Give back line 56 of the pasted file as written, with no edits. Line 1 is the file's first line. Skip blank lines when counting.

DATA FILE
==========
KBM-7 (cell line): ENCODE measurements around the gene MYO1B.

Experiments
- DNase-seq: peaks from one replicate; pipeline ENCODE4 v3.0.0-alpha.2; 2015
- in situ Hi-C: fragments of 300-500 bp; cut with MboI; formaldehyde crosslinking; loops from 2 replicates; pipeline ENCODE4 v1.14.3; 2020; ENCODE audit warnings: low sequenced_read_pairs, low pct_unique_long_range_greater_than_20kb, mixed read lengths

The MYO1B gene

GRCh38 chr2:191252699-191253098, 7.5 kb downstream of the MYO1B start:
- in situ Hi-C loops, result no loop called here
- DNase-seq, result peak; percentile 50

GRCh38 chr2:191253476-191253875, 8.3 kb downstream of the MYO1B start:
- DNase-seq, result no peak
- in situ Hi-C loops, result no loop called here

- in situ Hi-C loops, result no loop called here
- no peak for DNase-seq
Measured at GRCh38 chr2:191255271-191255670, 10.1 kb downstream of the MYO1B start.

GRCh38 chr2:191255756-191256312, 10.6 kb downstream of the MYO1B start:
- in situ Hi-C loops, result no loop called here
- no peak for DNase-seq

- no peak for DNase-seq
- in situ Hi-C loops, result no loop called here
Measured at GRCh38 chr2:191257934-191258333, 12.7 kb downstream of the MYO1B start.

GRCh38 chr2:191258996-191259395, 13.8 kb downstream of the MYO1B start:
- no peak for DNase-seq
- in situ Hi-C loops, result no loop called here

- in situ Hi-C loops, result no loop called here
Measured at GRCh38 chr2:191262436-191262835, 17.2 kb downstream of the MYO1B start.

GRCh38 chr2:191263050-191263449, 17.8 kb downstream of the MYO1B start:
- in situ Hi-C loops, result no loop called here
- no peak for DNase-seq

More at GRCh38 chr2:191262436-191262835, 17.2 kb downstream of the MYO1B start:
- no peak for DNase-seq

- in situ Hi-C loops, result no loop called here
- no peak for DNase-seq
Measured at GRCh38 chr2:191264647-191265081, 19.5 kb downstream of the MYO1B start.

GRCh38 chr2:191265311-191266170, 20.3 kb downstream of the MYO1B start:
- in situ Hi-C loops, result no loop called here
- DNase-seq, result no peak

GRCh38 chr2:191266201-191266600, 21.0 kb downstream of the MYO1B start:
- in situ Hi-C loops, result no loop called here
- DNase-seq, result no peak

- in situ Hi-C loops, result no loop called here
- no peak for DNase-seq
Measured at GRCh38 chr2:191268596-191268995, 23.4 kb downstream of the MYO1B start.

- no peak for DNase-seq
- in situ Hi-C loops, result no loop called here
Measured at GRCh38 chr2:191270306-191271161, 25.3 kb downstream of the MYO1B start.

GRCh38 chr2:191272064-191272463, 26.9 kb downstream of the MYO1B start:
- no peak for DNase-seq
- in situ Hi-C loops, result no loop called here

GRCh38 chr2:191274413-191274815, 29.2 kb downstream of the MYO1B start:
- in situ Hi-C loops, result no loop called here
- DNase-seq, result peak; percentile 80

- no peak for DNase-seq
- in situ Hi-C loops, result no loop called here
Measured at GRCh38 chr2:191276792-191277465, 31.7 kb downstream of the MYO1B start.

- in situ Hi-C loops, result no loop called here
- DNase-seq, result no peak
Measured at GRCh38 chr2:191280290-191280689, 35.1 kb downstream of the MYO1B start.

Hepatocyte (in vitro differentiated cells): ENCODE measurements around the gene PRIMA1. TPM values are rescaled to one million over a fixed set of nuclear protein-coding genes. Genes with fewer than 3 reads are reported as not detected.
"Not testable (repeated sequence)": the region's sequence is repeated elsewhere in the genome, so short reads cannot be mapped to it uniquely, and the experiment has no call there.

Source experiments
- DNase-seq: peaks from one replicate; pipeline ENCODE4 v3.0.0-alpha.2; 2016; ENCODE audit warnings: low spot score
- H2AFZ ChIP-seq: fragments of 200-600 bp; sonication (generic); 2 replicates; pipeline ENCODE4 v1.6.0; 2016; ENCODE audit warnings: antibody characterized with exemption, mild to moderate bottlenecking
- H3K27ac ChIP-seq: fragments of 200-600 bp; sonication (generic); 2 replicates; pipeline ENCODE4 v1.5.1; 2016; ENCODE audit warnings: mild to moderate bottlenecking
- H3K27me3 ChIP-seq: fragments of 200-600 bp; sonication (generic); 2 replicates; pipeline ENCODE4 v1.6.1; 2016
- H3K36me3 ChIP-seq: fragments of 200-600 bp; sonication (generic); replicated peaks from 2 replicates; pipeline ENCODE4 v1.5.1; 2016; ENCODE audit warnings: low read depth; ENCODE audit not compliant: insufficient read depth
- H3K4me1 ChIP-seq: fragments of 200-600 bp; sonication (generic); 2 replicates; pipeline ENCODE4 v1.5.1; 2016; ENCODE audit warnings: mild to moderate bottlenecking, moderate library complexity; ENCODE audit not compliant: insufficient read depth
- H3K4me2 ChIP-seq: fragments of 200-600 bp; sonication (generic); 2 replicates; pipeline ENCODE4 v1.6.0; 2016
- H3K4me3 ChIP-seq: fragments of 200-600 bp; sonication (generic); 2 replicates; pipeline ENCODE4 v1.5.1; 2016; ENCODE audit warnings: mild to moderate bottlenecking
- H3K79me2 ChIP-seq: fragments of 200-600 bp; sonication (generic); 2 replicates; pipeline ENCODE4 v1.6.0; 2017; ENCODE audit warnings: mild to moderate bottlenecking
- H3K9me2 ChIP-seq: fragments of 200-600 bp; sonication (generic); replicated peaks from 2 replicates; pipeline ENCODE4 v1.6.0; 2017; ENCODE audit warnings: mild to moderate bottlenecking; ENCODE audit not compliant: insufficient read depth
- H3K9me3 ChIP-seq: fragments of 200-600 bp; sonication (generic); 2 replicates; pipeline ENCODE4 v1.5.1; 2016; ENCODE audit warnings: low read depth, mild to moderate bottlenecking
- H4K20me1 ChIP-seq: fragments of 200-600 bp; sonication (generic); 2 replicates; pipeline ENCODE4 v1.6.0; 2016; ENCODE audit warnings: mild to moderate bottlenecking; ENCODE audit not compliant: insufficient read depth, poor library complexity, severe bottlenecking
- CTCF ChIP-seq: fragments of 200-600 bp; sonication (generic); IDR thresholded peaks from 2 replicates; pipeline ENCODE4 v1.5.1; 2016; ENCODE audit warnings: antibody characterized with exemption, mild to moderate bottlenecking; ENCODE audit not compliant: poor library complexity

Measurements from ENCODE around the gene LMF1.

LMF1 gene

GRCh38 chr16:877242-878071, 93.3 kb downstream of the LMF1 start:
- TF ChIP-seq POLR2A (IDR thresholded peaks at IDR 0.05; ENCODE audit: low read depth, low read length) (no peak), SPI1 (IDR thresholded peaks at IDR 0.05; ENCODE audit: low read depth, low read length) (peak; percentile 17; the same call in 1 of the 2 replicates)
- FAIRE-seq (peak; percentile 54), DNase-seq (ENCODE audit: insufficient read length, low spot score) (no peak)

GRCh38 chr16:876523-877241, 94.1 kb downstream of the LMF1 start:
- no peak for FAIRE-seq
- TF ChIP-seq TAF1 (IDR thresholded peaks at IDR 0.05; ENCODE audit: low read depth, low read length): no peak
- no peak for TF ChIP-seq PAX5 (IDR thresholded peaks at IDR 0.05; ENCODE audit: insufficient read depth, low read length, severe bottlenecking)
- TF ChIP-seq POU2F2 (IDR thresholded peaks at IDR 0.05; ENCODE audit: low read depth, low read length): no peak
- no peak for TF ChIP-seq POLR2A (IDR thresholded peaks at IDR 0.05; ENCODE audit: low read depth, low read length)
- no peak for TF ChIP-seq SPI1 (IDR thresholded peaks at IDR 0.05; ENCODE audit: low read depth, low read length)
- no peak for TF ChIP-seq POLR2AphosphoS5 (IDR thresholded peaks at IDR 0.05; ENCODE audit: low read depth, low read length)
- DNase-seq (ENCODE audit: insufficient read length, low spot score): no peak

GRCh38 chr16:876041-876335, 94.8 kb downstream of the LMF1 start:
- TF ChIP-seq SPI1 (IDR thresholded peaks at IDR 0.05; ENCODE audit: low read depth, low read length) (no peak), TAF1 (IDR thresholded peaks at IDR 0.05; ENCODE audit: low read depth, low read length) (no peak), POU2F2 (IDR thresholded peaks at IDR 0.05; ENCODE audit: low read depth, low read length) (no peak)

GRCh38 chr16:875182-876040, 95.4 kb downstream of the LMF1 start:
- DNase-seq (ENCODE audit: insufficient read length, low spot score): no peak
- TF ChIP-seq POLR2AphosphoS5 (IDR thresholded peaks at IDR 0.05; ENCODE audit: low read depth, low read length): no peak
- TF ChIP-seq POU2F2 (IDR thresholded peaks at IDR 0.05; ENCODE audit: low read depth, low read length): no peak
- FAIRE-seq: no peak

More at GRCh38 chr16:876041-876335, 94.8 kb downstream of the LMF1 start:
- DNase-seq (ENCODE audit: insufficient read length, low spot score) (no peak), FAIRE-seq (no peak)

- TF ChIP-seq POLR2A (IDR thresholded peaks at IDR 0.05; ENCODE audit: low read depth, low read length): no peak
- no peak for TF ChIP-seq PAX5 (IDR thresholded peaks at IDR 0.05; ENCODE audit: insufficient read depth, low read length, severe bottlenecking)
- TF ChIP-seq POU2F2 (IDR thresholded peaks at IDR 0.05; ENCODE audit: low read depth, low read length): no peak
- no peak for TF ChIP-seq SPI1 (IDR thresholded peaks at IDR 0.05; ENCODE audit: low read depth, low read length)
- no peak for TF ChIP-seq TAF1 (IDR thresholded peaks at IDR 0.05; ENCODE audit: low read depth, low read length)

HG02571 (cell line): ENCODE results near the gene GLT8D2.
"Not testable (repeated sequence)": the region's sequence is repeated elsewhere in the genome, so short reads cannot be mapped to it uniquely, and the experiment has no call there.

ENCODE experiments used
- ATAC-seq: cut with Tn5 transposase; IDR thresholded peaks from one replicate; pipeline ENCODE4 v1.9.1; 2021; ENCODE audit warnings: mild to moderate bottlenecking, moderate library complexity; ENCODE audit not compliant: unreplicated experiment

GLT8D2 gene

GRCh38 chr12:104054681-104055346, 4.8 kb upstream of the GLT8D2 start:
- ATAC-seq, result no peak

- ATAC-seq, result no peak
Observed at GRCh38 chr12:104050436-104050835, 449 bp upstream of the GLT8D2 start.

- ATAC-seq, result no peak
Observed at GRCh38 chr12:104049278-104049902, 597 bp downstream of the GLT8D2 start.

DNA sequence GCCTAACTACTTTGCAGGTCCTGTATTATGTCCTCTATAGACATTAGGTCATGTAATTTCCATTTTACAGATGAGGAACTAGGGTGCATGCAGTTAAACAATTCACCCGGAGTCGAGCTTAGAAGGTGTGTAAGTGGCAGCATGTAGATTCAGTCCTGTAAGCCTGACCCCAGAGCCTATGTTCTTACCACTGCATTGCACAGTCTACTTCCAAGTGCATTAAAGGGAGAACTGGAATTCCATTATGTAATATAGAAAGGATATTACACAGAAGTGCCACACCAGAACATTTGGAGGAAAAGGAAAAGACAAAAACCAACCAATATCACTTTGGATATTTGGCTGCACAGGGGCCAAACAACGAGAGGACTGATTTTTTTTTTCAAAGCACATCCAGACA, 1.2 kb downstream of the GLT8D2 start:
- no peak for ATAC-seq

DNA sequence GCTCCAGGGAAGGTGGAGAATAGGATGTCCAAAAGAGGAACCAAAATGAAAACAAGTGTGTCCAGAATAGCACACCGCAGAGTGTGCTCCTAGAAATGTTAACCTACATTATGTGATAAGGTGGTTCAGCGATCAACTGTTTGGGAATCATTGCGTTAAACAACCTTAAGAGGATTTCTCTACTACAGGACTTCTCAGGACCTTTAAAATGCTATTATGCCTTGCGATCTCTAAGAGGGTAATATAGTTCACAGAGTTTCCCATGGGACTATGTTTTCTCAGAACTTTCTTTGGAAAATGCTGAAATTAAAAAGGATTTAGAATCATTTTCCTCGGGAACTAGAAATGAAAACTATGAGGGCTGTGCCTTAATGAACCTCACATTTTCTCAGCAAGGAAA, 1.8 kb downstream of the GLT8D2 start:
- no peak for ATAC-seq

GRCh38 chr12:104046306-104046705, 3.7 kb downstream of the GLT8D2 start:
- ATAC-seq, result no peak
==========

- DNase-seq, result no peak